Central Florida's Independent Jewish Voice

Judaism and life on other planets

Hello... Anybody else out there?

For us here on earth it is certainly one of the most intriguing and far-reaching questions imaginable. Are we alone in the cosmos or are there others-perhaps like us or perhaps totally different-somewhere in the universe?

And for those of us who believe the account of creation as recorded in the Torah, are the opening words-"In the beginning God created the heavens and the earth"-meant as full disclosure of the creation of life by the Almighty or is this merely the information granted to earthlings as necessary for our relationship with God but not purporting to reveal other manifestations of divine power and creativity?

In short, can religious Jews believe in the possibility of alien life?

The question, which until now was purely theoretical in nature, may just have assumed forceful relevance in light of this week's world shaking announcement by NASA. To their great amazement astronomers have just found seven Earth-size planets that seem suitable for life.

Life, they have now concluded, may have evolved on at least three planets in a newly discovered solar system just 39 light years from Earth. Astronomers have detected no less than seven Earth-sized worlds orbiting a cool dwarf star known as TRAPPIST-1.The six inner planets lie in a temperate zone where surface temperatures range from zero to 100 Celsius. Of these, at least three are thought to be capable of having oceans, increasing the likelihood of life. No other star system known contains such a large number of Earth-sized and probably rocky planets.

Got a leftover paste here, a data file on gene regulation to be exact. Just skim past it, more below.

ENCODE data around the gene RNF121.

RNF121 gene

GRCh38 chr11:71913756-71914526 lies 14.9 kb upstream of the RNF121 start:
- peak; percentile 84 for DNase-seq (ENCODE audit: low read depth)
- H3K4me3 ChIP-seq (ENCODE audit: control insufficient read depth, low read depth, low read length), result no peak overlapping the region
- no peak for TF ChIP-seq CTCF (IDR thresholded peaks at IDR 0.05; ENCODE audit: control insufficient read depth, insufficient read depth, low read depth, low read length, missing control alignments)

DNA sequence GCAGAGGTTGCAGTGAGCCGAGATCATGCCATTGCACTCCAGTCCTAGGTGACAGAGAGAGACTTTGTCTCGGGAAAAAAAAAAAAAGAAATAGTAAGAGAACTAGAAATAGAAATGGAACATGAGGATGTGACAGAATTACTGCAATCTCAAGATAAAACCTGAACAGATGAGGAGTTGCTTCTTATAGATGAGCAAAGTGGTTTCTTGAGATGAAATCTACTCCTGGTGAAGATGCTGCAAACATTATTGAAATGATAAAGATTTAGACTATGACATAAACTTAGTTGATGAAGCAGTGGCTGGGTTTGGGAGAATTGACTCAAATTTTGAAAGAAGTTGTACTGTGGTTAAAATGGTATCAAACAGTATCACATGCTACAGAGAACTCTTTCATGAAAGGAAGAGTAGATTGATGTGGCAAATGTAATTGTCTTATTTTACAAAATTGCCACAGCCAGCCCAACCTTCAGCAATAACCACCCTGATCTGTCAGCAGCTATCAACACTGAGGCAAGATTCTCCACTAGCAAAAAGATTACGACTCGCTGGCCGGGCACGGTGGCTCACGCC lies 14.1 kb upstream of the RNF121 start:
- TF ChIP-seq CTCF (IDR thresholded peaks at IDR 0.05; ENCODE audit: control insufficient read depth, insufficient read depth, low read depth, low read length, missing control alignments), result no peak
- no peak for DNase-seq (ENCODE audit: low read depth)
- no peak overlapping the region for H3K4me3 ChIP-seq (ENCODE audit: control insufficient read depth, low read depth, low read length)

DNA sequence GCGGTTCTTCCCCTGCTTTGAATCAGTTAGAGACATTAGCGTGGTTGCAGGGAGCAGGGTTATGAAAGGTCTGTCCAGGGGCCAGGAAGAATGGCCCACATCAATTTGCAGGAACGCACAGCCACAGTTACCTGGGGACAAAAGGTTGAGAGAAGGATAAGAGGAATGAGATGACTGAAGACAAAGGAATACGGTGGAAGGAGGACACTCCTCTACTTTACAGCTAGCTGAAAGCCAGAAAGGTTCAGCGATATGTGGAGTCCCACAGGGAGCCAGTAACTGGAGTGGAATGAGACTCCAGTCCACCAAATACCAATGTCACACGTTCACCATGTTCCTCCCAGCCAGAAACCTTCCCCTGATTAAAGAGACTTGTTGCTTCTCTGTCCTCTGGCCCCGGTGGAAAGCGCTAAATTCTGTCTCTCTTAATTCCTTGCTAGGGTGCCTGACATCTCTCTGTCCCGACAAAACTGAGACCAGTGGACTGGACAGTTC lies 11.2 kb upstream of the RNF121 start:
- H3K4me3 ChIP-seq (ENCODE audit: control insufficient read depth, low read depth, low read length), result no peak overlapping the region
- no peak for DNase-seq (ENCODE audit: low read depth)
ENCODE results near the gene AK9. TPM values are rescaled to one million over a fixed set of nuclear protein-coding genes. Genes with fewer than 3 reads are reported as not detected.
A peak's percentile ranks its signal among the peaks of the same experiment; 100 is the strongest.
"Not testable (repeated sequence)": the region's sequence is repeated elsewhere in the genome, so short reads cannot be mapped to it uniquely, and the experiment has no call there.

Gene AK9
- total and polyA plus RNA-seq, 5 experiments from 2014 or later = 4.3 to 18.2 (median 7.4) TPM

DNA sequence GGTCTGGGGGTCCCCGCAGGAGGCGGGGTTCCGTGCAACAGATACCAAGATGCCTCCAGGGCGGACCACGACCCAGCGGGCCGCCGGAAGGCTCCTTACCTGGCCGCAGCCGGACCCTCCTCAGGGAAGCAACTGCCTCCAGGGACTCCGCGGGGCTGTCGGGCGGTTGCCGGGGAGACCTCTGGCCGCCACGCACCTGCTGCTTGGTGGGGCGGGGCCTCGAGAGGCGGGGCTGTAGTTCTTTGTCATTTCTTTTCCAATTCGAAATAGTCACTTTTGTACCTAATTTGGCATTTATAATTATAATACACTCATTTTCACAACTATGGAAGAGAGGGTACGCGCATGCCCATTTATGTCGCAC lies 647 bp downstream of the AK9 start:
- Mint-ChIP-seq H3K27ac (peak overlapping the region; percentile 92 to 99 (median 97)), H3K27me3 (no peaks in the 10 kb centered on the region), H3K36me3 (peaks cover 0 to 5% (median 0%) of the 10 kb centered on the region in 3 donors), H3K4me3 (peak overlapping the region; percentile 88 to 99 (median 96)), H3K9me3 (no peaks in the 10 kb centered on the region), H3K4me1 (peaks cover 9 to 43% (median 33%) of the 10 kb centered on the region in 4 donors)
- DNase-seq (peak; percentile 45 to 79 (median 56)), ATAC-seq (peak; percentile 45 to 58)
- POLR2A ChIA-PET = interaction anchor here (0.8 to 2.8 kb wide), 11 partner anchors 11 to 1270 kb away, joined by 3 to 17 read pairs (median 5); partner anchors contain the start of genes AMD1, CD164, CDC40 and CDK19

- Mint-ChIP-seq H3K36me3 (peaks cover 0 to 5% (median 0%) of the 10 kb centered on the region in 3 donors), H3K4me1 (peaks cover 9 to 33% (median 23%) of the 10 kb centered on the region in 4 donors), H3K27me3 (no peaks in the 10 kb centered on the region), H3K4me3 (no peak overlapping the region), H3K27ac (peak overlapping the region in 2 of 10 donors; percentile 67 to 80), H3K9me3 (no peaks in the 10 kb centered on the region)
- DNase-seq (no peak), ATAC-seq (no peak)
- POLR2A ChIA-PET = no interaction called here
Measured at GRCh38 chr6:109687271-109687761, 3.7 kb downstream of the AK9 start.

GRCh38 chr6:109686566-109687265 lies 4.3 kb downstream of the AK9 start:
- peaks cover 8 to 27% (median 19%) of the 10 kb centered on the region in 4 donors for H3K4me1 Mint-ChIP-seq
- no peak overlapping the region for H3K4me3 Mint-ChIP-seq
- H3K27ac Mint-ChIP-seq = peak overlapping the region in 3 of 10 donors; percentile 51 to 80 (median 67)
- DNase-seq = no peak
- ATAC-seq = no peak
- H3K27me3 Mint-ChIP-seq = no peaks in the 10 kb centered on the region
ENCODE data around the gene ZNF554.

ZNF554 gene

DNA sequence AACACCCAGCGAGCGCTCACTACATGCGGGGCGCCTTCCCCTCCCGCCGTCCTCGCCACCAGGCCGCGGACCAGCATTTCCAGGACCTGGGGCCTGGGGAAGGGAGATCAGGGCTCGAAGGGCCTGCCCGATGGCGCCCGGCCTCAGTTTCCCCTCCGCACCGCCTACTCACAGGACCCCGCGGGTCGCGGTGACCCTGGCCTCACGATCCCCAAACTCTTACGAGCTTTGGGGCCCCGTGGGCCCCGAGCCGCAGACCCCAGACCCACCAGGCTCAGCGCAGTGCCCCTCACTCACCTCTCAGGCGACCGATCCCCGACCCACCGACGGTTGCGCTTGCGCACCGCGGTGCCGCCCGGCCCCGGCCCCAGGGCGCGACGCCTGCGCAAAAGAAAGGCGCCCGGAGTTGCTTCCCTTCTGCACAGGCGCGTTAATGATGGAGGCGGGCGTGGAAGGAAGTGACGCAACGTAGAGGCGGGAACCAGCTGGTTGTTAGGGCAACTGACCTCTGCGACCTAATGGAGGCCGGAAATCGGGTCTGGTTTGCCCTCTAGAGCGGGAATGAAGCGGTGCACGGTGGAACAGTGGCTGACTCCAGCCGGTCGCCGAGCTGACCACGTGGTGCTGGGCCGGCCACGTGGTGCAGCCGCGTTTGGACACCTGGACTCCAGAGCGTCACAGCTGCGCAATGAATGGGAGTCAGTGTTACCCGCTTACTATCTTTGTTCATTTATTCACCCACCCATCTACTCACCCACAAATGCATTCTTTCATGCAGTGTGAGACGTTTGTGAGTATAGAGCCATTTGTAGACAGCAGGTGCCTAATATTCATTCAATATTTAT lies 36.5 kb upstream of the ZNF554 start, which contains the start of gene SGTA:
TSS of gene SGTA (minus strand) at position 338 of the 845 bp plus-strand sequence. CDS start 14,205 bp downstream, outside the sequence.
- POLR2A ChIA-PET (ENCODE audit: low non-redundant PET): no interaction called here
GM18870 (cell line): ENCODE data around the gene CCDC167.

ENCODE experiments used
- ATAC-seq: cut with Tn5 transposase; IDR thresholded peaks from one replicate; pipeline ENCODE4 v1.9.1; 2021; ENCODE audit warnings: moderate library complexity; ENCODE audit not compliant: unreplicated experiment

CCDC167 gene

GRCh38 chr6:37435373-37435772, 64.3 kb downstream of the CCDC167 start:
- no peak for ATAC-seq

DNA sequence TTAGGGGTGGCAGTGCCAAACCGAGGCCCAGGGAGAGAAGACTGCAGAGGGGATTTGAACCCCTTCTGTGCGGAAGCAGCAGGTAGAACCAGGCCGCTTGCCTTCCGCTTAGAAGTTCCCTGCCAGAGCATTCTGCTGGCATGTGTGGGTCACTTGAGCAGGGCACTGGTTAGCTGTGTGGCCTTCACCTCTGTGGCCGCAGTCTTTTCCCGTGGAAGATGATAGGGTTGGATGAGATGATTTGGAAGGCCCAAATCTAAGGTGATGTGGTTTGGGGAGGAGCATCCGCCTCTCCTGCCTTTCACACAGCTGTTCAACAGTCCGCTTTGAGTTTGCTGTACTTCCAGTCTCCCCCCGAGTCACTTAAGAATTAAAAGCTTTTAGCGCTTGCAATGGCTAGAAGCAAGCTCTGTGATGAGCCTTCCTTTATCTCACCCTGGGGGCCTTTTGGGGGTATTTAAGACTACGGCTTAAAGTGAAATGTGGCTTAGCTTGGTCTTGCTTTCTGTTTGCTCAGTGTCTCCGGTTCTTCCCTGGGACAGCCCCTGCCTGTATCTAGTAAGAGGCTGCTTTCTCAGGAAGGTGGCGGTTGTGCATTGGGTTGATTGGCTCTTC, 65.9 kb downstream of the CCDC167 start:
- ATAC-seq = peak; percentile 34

British astronomer Dr. Chris Copperwheat, from Liverpool John Moores University, who co-led the international team, said: "The discovery of multiple rocky planets with surface temperatures which allow for liquid water make this amazing system an exciting future target in the search for life."

According to Judaism, is this in the realm of possibility? Can we conceive of other worlds whose inhabitants also share a special relationship with God? And from the sublime to the ridiculous, will these aliens from outer space be Jews, observe Torah laws, build synagogues and places of worship, and collect money for charitable purposes?

If from an egotistical perspective we consider human kind the only ones worthy of God's special attention we might readily conclude that "this is all there is." And that is what many rabbinic sages believed. What is fascinating however is that a significant body of opinion in traditional sources not only validates the possibility for alien life on other planets but actually finds biblical and midrashic confirmation for this view, even as it suggests that belief in an all-powerful God forbids placing any limitations on the extent of his creative powers.

Dr. David Weintraub, professor of astronomy at Vanderbilt University and the author of "Religions and Extraterrestrial Life: How Will We Deal With It?," affirms that Judaism is spiritually prepared for little green men. "Judaism accepts the possibility of extraterrestrial life. Jewish theology may actually require a belief in extraterrestrials since there are no limits on the power of the creator. Thus, for Jews to say that no life beyond the Earth could possibly exist would be unacceptable, as such an idea would appear to place shackles on God's creative power... the universe belongs to God and God can do what God wishes to do with the universe."